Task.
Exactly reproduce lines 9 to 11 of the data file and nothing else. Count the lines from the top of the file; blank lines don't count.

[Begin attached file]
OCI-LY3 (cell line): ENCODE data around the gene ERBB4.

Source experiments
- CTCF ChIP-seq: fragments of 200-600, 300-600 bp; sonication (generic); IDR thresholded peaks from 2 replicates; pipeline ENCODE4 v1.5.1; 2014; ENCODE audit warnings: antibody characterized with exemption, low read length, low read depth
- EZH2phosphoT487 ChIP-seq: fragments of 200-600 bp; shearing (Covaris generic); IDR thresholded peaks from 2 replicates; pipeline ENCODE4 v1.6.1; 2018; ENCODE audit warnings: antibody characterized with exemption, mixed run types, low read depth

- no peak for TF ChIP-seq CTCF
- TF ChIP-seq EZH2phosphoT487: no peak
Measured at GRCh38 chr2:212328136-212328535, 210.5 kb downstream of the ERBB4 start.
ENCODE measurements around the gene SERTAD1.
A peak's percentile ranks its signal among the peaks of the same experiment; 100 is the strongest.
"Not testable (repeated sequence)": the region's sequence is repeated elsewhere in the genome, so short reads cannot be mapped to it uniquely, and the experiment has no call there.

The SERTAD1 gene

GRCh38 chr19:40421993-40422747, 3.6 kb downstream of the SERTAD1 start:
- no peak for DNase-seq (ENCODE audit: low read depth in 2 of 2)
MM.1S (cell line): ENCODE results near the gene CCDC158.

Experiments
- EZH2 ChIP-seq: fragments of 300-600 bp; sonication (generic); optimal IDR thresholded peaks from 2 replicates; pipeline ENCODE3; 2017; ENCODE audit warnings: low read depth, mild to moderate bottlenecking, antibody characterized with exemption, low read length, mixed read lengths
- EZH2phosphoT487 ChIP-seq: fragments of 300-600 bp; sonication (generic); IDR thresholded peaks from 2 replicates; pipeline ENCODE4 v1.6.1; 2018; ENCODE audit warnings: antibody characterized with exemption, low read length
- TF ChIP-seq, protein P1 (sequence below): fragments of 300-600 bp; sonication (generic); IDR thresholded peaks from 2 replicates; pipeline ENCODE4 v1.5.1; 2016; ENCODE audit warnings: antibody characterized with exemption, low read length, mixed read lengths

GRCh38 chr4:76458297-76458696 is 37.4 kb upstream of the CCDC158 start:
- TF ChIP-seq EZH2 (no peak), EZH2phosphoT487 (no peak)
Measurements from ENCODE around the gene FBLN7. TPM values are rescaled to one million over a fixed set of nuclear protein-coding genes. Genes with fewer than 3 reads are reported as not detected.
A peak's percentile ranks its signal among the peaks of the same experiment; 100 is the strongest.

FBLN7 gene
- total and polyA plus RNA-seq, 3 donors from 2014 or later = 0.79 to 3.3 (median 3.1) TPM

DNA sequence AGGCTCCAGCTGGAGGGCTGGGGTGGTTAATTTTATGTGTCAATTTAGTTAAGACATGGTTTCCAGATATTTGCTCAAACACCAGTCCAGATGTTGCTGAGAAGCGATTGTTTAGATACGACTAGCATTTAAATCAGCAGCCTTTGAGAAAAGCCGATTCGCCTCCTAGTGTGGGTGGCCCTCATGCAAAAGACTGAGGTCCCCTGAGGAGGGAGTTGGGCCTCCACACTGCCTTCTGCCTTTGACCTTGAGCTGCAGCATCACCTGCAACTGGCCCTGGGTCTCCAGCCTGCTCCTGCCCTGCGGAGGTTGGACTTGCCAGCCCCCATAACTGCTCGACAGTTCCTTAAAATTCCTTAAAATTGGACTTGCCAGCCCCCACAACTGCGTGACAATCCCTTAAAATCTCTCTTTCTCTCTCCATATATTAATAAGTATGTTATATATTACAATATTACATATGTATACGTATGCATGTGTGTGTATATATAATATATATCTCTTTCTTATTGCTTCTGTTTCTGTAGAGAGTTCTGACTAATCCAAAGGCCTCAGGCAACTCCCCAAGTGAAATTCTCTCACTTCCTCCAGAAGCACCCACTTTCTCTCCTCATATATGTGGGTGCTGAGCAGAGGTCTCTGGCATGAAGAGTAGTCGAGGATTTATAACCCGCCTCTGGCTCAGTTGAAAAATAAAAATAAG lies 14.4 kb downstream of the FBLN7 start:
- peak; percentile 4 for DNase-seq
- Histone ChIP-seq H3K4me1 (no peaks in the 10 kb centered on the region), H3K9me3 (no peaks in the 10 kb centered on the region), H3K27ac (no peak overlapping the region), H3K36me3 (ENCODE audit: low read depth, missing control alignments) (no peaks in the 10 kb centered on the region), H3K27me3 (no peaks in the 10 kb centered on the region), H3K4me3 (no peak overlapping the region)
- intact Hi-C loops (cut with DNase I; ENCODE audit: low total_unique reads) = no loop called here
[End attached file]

A peak's percentile ranks its signal among the peaks of the same experiment; 100 is the strongest.
"Not testable (repeated sequence)": the region's sequence is repeated elsewhere in the genome, so short reads cannot be mapped to it uniquely, and the experiment has no call there.

The SERTAD1 gene